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The April 2016 issue of Physics World is now live

PWApr16cover-200By Matin Durrani

The April 2016 issue of Physics World magazine is ready and waiting for you to access via our app for mobile and desktop.

Our cover story this month is about Rydberg atoms – those super-sized atoms that are one of the hot topics in condensed-matter physics – and in particular how they could be used to create quantum computers.

You can also find out how virtual-reality tools could help you to learn about the science of optics and learn more about a new research centre at the National Autonomous University of Mexico that’s bringing a fresh approach to the science of complexity.

If you’re a member of the Institute of Physics (IOP), you can now enjoy immediate access to the new issue with the digital edition of the magazine in your web browser or on any iOS or Android mobile device (just download the Physics World app from the App Store or Google Play). If you’re not yet in the IOP, you can join as an IOPimember for just £15, €20 or $25 a year to get full access to Physics World digital.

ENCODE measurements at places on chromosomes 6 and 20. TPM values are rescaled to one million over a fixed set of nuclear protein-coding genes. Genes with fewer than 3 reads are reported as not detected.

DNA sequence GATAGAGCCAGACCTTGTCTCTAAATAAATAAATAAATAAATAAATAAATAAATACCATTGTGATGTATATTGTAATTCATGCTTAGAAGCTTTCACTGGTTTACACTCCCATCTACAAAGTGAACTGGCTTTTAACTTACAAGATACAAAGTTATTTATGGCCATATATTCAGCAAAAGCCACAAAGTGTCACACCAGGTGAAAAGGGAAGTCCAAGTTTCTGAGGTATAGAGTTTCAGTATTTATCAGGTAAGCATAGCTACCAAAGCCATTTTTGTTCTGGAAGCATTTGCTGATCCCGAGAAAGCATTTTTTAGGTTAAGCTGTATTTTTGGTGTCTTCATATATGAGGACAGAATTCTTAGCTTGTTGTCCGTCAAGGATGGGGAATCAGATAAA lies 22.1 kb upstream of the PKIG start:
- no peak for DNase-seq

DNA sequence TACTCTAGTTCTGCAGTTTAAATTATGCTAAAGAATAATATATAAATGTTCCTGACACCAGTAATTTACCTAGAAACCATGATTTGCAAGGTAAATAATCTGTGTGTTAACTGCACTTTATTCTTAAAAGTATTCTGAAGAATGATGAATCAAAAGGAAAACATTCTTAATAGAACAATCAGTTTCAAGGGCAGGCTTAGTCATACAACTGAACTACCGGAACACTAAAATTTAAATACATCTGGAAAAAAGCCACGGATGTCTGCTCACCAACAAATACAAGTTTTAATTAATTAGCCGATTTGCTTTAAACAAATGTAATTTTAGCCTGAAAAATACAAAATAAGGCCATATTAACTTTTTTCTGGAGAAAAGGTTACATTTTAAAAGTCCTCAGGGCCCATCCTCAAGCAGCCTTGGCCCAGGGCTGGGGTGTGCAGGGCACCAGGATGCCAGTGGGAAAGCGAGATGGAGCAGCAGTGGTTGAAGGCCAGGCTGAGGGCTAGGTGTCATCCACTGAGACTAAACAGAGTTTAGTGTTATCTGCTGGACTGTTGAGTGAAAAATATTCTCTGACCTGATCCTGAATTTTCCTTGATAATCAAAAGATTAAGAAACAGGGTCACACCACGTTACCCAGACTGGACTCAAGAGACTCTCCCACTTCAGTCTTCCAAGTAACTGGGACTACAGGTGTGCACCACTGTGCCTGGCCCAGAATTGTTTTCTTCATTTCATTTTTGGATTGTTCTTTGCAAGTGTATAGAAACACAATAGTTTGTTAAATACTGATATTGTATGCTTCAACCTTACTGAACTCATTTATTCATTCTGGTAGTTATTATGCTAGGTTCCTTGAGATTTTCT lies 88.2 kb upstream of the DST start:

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3D-printed dog’s nose sniffs out why canines are excellent chemical analysers

 

By Tushna Commissariat

After a long trip in the US – attending the APS March meeting and visiting both the Maryland campus of the National Institute for Standards and Technology, as well as the Brookhaven National Laboratory in New York – I finally made my way back home yesterday. As I flew out of New York, I was reminded of my visit to NIST’s Surface and Trace Chemical Analysis Group, where researchers develop a variety of ways to detect contraband substances at airports and other public locations. While the team looks into a variety of ways to detect trace residues of banned substances such as drugs or explosives that may be found on people or objects – from mass spectroscopy to thermal desorption to vapour-sampling – my favourite was their canine research that led them to create a 3D-printed dog’s nose!

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Carried away by a well lit shadow

Simulation of a lead ion collision in ALICE

Simulation of a lead-ion collision in the ALICE detector. (Courtesy: CERN)

By James Dacey

As concept albums go, the latest release by Jake Hertzog can certainly be stacked at the intellectual end of your record collection. This week, the US jazz-rock guitarist released his sixth studio album, entitled Well Lit Shadow – a suite of solo electric-guitar tracks inspired by images from the Large Hadron Collider (LHC) and other experiments at the CERN particle-physics lab. You can find details of how to purchase or stream the album on Hertzog’s website.